Under-employment offers some advantages, including the ease with which one can excel. In the first six months of my little job, my efforts have been formally recognized three times, and I have received lots of great informal feedback from my managers. I have also been allowed more responsibility. Rather than simple floor sales, I will be able to schedule appointments to sit down with customers and develop plans for bigger projects, and I’m excited about the opportunity.

I see this job as a long-term, but not necessarily central, part of my work life. It is fun, the people I work with (and for) are wonderful, and I am developing skills in an area that has always interested me. I’m also applying skills I brought to the job. And of course, there’s the discount. I sell beautiful things for the home, and I have a home that needs many things, which might as well be beautiful.

Being officially “part-time” also keeps things fresh, and leaves me plenty of time for…

That’s the problem. Even with my puttering and my projects, my walking and my Waldo, and my lovely family, I find myself searching for somewhere to direct the rest of my energy. The years of experience in my field are jingling in my pocket, just crying out to be spent. (wow, tortured metaphor or what?)

I’ve been diverted this last year by many things (details available in previous posts), but have been inching back toward the hunt for a “big girl job” with a big girl paycheck (I have not given up my dream of hardwood floors.)

I applied for the local version of my old job when I spotted an opening in early May.  I tweaked my LinkedIn profile. I asked the colleague I most admired at my last job for a recommendation, which he promptly provided. I perused LinkedIn, scanning for anyone  with whom I might have some tenuous connection, who might give me some insight into the prospects for the job. I didn’t know anyone who knew anyone, but I noticed the profile of a woman who had previously held my prospective position. We seemed to have a lot in common professionally, although she has already done things I am still aspiring to: certified mediator, mitigation and sentencing specialist. I’d love to talk to her. I started composing a message, and couldn’t find the right tone. Dr. T came home and off to lunch we went.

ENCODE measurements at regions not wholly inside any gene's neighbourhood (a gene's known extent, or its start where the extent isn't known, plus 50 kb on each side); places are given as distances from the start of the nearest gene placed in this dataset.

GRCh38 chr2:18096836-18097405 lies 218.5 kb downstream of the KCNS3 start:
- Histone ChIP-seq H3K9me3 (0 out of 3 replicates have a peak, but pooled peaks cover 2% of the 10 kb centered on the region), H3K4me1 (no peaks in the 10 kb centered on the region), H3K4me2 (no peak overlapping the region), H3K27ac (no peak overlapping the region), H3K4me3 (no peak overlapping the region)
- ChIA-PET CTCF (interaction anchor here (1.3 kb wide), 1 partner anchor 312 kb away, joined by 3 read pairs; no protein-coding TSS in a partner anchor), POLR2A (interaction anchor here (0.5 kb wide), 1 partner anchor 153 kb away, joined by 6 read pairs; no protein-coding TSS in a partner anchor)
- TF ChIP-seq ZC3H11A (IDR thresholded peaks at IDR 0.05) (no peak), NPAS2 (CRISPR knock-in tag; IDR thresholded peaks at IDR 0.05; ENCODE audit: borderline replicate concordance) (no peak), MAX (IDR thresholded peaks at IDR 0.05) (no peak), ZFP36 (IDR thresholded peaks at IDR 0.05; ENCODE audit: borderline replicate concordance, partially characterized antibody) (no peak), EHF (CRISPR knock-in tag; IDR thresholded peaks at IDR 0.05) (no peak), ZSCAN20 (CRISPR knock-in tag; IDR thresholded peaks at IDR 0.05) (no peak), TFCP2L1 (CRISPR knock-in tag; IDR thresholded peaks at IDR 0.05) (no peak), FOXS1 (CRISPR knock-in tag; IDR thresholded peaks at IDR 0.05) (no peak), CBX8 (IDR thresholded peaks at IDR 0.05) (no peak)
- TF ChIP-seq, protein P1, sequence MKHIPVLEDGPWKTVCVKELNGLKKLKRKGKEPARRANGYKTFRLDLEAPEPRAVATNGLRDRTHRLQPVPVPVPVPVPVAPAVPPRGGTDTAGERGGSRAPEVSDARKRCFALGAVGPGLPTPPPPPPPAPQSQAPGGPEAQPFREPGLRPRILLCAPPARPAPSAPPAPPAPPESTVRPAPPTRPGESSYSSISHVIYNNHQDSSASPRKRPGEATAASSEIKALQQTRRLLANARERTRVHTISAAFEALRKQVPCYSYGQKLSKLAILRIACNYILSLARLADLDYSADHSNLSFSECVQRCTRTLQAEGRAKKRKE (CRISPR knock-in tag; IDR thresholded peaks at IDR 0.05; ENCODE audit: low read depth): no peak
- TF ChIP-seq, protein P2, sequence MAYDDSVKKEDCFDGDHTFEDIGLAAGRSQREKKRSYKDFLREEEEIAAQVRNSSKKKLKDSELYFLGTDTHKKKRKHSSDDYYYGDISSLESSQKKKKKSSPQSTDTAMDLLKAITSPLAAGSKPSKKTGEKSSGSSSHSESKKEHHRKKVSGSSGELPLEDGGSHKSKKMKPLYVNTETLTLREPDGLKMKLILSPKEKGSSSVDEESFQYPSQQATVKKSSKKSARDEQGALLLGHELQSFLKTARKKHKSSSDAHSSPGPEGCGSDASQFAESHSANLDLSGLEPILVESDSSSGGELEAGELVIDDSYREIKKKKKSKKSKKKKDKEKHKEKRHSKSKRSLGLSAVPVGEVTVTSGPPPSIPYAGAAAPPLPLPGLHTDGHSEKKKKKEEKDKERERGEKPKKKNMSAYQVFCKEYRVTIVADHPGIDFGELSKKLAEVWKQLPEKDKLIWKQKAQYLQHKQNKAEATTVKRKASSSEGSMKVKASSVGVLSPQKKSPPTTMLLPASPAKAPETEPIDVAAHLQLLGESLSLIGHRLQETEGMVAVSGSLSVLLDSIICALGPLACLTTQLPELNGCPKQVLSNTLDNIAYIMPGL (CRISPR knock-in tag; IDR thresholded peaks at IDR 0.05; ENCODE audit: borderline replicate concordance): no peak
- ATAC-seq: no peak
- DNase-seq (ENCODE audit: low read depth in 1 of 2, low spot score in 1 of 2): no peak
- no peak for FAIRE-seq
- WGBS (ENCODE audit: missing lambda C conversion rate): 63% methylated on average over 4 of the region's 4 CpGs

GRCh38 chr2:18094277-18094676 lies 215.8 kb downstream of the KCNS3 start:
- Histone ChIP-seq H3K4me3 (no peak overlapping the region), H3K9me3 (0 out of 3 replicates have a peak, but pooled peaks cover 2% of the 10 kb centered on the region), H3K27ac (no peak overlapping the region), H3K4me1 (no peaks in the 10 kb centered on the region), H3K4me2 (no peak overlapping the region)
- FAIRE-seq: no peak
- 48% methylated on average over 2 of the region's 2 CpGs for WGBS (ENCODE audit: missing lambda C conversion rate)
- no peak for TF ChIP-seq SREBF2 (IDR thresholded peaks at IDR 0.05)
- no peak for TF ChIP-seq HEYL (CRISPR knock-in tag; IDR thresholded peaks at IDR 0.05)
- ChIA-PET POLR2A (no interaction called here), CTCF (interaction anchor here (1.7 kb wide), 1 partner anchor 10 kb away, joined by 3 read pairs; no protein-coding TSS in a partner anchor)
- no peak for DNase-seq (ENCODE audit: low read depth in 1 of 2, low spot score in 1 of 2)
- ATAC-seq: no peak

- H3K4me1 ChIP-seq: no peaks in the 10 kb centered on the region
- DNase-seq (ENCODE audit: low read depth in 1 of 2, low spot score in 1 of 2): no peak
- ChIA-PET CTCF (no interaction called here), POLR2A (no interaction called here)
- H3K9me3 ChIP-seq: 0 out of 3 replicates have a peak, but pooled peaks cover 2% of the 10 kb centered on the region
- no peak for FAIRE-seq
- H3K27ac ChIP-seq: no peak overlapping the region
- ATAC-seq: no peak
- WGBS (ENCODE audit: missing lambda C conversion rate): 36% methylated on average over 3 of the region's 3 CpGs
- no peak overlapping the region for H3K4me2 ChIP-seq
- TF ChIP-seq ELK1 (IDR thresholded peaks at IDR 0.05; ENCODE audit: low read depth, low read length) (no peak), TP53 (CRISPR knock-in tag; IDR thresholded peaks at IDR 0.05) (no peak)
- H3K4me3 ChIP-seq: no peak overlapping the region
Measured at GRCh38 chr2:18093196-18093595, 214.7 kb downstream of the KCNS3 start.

I did not receive a response to my application, which stung a little, but was something of a relief:  a full-time job could be hard to juggle with the parts of my life that are working well- studying with BR two nights a week, and my little job, and there was a certain “been there, done that” aspect to the job. Ideally, I’d  come up with something that allowed me to set my schedule around my existing commitments, and give me room to grow. This train of thought pulled up right back where I started last year: mitigation specialist, certified mediator, private investigator, graduate student, freelance writer. All highly acceptable options, but how feasible? Time to start getting serious again.

About two weeks ago, I received a LinkedIn invitation from my prospective contact.  Had I sent the message after all? I couldn’t find it, and decided I was becoming just that much more senile. I happily responded to the invitation, promising myself to contact her after the in-laws left. Before I got to it, she sent me a note today, saying she’d found my profile on LinkedIn, that she was interested in moving to California and hoping I might be able to offer her some information on how things are done there. She offered to provide any information I might need about working here. I expect we will meet for coffee soon. I am still grinning at the cosmic symmetry.

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